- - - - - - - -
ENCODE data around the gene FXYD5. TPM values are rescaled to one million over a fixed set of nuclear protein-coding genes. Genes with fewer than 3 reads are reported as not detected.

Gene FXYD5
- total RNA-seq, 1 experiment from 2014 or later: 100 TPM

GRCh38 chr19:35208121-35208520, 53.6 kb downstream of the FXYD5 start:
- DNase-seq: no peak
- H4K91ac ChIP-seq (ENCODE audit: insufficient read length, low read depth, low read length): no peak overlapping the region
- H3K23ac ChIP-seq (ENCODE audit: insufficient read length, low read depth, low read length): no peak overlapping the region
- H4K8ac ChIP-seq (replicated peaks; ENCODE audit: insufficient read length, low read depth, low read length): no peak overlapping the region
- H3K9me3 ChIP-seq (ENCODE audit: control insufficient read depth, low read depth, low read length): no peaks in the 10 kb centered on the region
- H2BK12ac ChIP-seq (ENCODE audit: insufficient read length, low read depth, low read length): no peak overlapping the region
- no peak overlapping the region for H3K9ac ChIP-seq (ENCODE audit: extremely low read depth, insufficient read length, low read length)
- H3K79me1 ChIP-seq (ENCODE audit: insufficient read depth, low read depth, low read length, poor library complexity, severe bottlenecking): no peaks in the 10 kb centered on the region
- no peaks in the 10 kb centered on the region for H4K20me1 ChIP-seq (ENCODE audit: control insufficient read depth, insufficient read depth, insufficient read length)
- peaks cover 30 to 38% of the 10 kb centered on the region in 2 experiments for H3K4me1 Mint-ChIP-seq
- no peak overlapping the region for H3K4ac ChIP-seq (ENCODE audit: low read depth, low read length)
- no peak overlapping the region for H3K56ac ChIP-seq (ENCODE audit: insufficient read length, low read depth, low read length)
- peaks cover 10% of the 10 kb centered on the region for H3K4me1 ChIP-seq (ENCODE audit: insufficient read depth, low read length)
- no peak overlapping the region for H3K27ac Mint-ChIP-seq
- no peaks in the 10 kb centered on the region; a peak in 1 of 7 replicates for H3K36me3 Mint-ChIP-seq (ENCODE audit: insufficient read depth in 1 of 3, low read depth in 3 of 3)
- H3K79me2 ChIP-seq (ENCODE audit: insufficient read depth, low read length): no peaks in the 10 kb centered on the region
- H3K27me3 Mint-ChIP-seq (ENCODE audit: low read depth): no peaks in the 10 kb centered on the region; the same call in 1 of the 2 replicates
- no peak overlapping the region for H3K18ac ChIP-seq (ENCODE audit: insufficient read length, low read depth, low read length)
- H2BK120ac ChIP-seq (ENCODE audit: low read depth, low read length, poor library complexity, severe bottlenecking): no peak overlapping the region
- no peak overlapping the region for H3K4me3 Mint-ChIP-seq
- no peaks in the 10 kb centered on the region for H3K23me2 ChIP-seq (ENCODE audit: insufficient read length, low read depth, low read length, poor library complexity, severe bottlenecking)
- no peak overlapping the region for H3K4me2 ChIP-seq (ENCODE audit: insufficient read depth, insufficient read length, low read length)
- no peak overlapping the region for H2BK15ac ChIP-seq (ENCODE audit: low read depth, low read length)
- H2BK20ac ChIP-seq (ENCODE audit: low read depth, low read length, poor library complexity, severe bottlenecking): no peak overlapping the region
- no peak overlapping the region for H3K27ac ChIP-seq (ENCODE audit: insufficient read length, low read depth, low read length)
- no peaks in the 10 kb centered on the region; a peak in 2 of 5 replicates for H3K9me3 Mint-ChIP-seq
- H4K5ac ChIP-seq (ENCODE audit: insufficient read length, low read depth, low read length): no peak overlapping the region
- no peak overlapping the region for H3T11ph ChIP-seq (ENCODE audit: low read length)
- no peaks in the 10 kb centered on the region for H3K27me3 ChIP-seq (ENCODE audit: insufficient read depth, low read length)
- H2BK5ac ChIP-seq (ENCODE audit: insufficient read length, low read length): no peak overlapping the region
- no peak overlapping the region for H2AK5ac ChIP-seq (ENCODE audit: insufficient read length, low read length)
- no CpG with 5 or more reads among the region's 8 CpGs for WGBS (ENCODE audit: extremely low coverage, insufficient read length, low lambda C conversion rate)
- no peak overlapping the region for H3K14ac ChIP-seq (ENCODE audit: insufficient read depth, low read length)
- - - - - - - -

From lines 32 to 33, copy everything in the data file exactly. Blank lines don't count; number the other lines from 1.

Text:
- no peak overlapping the region for H3T11ph ChIP-seq (ENCODE audit: low read length)
- no peaks in the 10 kb centered on the region for H3K27me3 ChIP-seq (ENCODE audit: insufficient read depth, low read length)